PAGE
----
Make Your Own Foaming Hand Soap!

This tip is a real winner: You can make your own foaming soap in about one minute by mixing just two ingredients.  Foaming soap will save you a lot of money because you’ll need less soap to get clean.  Refilling your foamer will save even more money and reduce the packaging you discard.  You can use plant-based soap, which is better for the environment and probably better for your health than soap made from petroleum distillates and undisclosed chemicals, without breaking your budget.  You can choose whatever scent you like!

This is not a sponsored post.  I’m recommending two specific products (a foamer and a soap) that have worked really well for me for several years.  However, if you already have a soap foamer and a plant-based liquid soap, try them together!  I’ve used several brands of soap and never found one that didn’t work.  You may need a higher ratio of soap to water if your soap is not as concentrated as Dr. Bronner’s.  Some soaps settle to the bottom overnight; just shake to re-mix. Read more of this post

All-Natural Vegetarian Non-Refrigerated Convenience Foods

This is not a sponsored post.  This is a recommendation of products I tried and liked.

Daniel and I try to make enough real, from-scratch, healthy food that I (working in an office) can take leftovers for my lunch every day and he (working at home) can get something ready to eat within a few minutes rather than spend time cooking at lunchtime.  It works out better at some times than others.  In the past year, with the additional distractions of getting our baby daughter ready to go each day, I’ve had more days when I didn’t have time to pack a lunch, couldn’t spare the attention to figure out what leftovers were available, or wasn’t able to carry a lunch because I was bringing something to work (like dish detergent) and there’s a limit to what I can carry along with Lydia and all her gear as we commute by bus!  I was grabbing Trader Joe’s meals from our freezer sometimes and eating in restaurants much more often than normal.  I like restaurants, but at $6-$9 per lunch, that gets expensive!

One day I was buying some milk for my coffee and mixed nuts for snacking at the CVS store half a block from work when I noticed a sale on foods in pouches and noticed that many of these were vegetarian foods.  I took a closer look and saw surprisingly unobjectionable ingredients.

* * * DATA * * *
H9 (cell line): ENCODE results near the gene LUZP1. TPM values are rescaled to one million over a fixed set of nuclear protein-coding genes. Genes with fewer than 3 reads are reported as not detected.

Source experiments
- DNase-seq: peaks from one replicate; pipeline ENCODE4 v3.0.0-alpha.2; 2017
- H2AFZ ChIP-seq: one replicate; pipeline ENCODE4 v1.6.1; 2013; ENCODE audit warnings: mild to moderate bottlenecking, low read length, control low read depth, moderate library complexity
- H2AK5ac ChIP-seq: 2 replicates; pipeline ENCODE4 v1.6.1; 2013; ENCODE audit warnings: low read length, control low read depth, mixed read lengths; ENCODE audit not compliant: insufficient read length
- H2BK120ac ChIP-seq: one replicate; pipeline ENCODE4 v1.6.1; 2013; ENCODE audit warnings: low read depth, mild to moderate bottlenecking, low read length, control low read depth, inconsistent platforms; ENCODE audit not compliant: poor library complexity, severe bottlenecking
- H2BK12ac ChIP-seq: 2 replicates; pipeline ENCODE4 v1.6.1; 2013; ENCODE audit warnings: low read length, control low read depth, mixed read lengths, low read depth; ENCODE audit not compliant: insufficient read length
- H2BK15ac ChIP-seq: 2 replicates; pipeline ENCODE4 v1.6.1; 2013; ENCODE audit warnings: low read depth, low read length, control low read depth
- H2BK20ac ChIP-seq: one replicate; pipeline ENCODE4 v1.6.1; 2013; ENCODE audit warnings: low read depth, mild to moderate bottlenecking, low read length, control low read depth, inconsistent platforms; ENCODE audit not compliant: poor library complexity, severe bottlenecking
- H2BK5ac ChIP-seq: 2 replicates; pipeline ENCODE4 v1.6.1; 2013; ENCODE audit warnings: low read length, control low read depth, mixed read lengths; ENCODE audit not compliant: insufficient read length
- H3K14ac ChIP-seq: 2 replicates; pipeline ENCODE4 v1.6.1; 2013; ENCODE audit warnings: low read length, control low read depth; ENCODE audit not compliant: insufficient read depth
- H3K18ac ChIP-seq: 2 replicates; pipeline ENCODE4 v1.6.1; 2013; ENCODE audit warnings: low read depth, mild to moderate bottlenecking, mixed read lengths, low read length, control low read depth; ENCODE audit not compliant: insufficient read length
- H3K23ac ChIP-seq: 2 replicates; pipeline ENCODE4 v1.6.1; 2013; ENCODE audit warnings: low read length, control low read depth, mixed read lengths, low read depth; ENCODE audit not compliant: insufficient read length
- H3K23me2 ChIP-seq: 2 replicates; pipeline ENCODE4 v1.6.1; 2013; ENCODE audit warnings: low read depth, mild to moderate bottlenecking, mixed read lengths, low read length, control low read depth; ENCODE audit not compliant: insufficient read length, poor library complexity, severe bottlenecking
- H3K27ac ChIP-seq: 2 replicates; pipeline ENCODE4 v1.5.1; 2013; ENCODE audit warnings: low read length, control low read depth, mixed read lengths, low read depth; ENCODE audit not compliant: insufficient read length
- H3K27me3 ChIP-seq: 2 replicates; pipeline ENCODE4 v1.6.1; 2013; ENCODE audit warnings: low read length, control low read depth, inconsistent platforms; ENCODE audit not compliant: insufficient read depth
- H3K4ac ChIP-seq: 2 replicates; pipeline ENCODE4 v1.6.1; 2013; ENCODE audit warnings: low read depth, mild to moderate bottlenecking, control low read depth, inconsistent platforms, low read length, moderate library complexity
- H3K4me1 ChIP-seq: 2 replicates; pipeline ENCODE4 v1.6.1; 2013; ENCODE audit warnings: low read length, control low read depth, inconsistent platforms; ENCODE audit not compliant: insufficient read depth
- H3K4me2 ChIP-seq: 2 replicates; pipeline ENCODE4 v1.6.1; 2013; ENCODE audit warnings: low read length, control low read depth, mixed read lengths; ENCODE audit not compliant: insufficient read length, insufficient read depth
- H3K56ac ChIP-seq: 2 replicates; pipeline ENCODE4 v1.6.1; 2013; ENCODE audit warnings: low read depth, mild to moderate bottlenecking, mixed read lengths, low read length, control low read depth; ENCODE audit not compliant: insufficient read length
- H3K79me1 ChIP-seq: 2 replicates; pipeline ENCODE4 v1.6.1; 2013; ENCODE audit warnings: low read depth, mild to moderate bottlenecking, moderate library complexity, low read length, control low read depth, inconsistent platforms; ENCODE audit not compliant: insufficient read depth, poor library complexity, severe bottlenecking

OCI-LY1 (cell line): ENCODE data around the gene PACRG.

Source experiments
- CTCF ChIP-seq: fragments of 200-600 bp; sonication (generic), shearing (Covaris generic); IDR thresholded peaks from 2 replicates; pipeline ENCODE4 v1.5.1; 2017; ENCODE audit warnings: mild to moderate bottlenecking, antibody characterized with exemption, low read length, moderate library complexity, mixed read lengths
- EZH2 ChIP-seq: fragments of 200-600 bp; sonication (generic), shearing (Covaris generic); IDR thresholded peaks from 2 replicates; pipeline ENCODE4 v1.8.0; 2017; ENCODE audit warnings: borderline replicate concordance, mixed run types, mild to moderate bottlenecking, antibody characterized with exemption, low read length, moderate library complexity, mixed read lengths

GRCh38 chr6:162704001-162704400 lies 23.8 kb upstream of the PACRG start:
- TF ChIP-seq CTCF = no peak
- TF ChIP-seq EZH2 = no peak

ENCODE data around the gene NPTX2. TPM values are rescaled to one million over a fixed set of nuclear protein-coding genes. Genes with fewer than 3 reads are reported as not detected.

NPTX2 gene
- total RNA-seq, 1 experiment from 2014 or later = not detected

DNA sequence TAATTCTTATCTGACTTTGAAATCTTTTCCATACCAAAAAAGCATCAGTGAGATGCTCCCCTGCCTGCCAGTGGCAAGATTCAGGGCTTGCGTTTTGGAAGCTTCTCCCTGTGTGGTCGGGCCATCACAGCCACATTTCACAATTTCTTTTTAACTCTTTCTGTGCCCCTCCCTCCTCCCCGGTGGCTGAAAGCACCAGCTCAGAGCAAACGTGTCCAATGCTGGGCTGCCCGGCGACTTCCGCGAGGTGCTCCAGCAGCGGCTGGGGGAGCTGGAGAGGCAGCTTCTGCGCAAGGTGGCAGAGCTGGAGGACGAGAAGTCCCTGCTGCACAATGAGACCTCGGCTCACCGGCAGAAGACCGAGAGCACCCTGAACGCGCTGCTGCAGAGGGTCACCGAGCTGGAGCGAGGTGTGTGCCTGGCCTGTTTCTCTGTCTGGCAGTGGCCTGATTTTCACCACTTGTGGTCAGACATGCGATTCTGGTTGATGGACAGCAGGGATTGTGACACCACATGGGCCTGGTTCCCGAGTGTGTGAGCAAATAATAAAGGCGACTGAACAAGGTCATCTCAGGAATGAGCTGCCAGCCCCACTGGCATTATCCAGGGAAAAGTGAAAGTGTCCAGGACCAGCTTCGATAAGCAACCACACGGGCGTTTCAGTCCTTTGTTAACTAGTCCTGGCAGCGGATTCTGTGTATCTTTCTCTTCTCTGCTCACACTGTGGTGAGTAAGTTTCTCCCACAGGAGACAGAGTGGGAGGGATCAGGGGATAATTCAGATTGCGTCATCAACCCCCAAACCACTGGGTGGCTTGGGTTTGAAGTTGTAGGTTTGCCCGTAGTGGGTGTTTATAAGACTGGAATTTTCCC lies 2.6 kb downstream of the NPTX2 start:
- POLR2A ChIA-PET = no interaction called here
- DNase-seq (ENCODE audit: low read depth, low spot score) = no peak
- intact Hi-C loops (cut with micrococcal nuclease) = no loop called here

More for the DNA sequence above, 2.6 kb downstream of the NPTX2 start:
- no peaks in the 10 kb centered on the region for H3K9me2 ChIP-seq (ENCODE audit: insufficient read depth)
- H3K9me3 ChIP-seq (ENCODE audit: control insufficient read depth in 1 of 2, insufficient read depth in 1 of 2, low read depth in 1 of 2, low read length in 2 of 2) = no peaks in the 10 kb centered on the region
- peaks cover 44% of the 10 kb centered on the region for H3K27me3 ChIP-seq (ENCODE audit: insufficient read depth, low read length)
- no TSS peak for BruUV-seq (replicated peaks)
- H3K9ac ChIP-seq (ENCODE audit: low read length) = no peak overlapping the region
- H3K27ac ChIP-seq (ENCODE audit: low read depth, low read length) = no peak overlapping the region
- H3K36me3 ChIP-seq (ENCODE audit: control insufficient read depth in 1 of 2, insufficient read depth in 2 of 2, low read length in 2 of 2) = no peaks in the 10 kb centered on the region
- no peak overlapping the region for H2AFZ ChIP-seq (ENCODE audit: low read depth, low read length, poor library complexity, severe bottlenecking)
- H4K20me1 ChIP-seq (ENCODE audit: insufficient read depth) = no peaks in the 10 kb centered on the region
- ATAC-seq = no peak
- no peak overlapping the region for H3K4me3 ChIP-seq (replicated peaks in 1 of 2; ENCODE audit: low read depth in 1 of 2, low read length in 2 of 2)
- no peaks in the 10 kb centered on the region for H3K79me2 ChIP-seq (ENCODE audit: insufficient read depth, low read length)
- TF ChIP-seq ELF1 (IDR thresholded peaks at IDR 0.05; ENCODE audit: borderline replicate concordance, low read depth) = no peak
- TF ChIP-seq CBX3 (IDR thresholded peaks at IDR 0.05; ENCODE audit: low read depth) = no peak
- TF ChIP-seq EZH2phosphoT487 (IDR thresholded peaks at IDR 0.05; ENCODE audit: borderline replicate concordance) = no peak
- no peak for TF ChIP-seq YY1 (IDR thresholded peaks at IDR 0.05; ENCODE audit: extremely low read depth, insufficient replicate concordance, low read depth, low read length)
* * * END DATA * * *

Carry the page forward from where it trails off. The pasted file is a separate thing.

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A Real-Life Menu (early summer)

I was recently asked by a reader to share what one of my family’s meal plans really looks like. I’ve previously described how I plan the menu even though Daniel cooks our weeknight meals, how from June through November I’m planning around the vegetables we receive from our share in a local organic farm, how I write the menu a few days at a time on a sheet of scrap paper held up with magnets on our steel kitchen cabinet door, and how each of the multi-week menus I’ve posted is based on the weeks that fit on one sheet of paper…but when I write those menu posts, I write out a lot of details about what we ate and why. My actual instructions to Daniel must be much briefer, to fit 3 or 4 weeks on a page–what do they look like?

Well, here you go! Since you’re not Daniel (who isn’t a mind-reader, but after being happily unmarried for 21 years we do think along the same lines) I’ll explain the things that I see need explanation, and I’ll be happy to do more explaining in the comments if you have questions! Recipe links are at the bottom. Read more…

Top 3 Veggie Burger Recipes

Daniel and I have tried dozens of varieties of veggie burgers in the past 15 years or so, since they started appearing in stores and restaurants.  We gave up meat for Lent in 2002, and since then we’ve never gone back to eating as much meat as we used to eat.  In particular, we really don’t eat hamburgers anymore, after learning that grinding meat causes any bacteria on the surface to be distributed throughout the meat and that ground beef and chicken are the meats with the highest risk of food poisoning.  But we do like to eat a tasty chunk of protein on a bun with ketchup and pickles!  We buy frozen veggie burgers sometimes, but they tend to cost around a dollar per patty, and they’re packed in plastic, and they’ve been shipped across the continent in a freezer truck, and many of them feature large amounts of genetically modified, isolated soy protein.

Here are our 3 favorite recipes for homemade veggie burgers, and then some tips on how to cook and freeze them.  All these recipes work well for making “meatballs” or nuggets instead of full-size burgers, if you prefer. Read more…

My Father Taught Me How to Be a Working Mother

When I was born, my mother quit her paying job so she could be home with me.  She did not take another job until I was almost twelve years old.

I resumed working outside the home when each of my children was twelve weeks old.  After Nicholas was born, I went back part-time and later gradually increased my working hours until I was back to 40 hours a week when he was four years old.  After Lydia was born (when Nicholas was nine years old), I returned to my job full-time.  It isn’t easy!  Forty hours, plus commuting time, is a long time to be away from home even when you’re only taking care of yourself; when you have young children, it’s a time-management struggle as well as an emotional struggle over being apart from the kids so much.  My mother–who’s been a great role model to me for things like breastfeeding, intelligent discipline, and making healthy food–was not much help as I figured out how to balance parenthood with employment.  It’s my father whose example has really helped me understand what’s important and where to cut myself some slack.

Oddly enough, it was an insensitive comment my father made that led me to realize his value as a role model for me. Read more of this post

Technology to Help You Be Energy Efficient and Environmentally Friendly This Summer